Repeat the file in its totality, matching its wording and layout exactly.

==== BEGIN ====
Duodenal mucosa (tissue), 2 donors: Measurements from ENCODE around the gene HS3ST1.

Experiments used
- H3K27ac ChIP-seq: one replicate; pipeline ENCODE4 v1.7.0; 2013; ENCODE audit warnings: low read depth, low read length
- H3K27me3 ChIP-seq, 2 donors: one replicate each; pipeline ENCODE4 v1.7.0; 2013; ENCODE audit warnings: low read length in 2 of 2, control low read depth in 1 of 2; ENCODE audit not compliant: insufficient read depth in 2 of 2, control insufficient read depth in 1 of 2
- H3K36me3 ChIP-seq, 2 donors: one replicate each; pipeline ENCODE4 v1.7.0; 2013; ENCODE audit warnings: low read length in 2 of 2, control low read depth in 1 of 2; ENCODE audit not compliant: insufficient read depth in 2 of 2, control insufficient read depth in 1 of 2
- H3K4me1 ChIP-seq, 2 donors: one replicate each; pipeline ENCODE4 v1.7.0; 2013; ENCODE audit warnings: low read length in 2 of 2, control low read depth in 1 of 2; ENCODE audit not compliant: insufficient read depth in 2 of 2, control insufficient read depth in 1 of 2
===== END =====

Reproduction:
Duodenal mucosa (tissue), 2 donors: Measurements from ENCODE around the gene HS3ST1.

Experiments used
- H3K27ac ChIP-seq: one replicate; pipeline ENCODE4 v1.7.0; 2013; ENCODE audit warnings: low read depth, low read length
- H3K27me3 ChIP-seq, 2 donors: one replicate each; pipeline ENCODE4 v1.7.0; 2013; ENCODE audit warnings: low read length in 2 of 2, control low read depth in 1 of 2; ENCODE audit not compliant: insufficient read depth in 2 of 2, control insufficient read depth in 1 of 2
- H3K36me3 ChIP-seq, 2 donors: one replicate each; pipeline ENCODE4 v1.7.0; 2013; ENCODE audit warnings: low read length in 2 of 2, control low read depth in 1 of 2; ENCODE audit not compliant: insufficient read depth in 2 of 2, control insufficient read depth in 1 of 2
- H3K4me1 ChIP-seq, 2 donors: one replicate each; pipeline ENCODE4 v1.7.0; 2013; ENCODE audit warnings: low read length in 2 of 2, control low read depth in 1 of 2; ENCODE audit not compliant: insufficient read depth in 2 of 2, control insufficient read depth in 1 of 2